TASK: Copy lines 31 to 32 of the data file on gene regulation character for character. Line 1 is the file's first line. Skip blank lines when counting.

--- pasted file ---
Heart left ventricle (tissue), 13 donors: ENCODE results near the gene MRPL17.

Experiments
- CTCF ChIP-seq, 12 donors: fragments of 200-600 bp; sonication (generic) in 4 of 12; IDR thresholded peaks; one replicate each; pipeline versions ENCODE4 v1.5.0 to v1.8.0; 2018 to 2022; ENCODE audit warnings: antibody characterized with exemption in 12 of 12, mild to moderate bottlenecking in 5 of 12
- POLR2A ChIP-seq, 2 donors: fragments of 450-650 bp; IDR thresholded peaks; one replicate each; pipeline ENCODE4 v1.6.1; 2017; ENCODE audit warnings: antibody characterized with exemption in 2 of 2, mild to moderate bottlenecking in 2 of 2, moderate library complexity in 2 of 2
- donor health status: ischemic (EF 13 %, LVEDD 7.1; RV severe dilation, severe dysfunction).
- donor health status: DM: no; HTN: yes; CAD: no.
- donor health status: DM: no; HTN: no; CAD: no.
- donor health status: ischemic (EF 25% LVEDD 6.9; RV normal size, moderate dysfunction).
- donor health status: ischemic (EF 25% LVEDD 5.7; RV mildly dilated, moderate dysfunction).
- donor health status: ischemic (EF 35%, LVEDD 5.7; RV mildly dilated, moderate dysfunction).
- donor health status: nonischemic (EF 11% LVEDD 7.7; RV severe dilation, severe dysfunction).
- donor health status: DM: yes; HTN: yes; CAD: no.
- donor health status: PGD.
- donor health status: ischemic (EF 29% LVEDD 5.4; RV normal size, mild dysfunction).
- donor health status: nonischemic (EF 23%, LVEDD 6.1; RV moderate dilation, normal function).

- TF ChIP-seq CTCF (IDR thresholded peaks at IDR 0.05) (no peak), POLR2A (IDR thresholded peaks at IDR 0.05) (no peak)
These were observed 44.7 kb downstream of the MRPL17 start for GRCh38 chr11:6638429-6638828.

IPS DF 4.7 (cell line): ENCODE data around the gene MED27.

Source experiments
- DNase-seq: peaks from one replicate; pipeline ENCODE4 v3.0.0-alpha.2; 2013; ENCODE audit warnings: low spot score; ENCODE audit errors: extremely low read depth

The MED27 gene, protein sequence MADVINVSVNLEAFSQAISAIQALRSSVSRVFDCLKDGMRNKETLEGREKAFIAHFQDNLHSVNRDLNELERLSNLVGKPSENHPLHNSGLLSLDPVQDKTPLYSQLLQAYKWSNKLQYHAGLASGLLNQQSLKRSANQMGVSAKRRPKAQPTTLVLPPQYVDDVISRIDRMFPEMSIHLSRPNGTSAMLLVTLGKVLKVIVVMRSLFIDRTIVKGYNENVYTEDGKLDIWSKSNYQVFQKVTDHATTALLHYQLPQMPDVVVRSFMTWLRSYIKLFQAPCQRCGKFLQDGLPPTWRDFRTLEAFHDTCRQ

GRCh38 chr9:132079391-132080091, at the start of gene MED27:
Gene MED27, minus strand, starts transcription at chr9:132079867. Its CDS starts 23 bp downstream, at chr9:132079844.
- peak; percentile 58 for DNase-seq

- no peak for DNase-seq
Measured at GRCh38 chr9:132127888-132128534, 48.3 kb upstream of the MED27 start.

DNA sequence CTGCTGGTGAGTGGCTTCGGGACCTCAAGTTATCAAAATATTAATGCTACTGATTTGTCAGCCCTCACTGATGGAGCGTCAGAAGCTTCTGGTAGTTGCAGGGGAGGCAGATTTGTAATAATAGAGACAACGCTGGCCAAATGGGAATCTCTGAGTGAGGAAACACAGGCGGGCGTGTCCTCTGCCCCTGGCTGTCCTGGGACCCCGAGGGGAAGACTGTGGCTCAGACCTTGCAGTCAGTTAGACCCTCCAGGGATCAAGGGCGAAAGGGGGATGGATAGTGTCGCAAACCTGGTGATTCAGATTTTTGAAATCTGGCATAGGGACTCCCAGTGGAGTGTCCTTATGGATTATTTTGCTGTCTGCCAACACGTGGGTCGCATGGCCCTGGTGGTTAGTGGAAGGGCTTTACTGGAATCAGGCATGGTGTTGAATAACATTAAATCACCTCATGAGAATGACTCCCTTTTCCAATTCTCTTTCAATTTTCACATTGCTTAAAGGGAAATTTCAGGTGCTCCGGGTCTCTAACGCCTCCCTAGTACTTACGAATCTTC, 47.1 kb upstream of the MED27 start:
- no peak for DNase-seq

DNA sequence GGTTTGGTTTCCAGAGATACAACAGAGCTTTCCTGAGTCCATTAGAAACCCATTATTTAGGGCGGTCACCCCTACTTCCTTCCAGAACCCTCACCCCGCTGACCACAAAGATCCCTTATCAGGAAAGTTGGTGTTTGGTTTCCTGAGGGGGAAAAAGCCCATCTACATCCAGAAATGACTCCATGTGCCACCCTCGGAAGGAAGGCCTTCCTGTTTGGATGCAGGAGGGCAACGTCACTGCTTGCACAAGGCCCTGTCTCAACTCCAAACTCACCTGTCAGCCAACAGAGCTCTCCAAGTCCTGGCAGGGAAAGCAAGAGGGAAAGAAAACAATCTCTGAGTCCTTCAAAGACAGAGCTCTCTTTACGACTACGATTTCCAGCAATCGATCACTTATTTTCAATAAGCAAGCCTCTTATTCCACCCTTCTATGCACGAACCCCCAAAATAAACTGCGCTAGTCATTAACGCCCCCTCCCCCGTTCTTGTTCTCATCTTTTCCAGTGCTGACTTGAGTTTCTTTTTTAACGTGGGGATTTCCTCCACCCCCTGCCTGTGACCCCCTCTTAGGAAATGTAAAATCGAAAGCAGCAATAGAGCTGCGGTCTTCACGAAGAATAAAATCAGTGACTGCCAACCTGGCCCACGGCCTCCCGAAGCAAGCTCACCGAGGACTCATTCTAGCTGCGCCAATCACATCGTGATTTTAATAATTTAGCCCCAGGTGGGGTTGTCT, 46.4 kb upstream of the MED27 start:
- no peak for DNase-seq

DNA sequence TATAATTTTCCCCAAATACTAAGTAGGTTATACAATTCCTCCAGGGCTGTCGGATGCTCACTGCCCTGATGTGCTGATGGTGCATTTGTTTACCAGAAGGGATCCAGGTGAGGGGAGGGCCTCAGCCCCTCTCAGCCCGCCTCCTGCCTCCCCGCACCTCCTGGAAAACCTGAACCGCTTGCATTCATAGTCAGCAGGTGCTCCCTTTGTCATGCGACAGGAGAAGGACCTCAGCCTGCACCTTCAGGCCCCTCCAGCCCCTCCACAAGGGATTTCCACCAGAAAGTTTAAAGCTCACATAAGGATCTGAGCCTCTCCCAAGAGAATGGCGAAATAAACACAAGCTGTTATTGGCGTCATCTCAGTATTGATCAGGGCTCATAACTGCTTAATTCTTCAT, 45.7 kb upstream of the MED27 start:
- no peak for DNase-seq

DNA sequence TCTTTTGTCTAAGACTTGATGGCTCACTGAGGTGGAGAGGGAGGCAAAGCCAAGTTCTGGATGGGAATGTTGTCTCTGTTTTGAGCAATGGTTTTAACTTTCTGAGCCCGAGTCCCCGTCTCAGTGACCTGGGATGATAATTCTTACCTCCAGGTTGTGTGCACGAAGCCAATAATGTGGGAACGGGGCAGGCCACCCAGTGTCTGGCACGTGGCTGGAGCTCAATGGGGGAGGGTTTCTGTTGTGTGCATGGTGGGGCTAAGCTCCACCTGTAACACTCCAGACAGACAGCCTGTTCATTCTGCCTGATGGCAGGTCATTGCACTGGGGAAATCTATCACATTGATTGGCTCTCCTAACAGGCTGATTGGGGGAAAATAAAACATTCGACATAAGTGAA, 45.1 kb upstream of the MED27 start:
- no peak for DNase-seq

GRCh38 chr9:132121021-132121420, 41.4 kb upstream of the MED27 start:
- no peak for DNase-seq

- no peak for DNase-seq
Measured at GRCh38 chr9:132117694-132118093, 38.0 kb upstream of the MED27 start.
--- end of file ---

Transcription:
DNA sequence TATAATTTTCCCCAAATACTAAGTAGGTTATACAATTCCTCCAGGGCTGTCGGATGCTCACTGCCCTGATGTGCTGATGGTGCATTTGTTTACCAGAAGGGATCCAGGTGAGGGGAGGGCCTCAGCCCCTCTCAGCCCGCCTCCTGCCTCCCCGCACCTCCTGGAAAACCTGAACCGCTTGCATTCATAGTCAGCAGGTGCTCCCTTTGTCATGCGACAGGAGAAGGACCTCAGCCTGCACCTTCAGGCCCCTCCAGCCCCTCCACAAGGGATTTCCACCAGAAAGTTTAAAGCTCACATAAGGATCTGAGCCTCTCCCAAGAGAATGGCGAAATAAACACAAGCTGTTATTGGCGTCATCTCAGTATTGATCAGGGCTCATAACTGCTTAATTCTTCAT, 45.7 kb upstream of the MED27 start:
- no peak for DNase-seq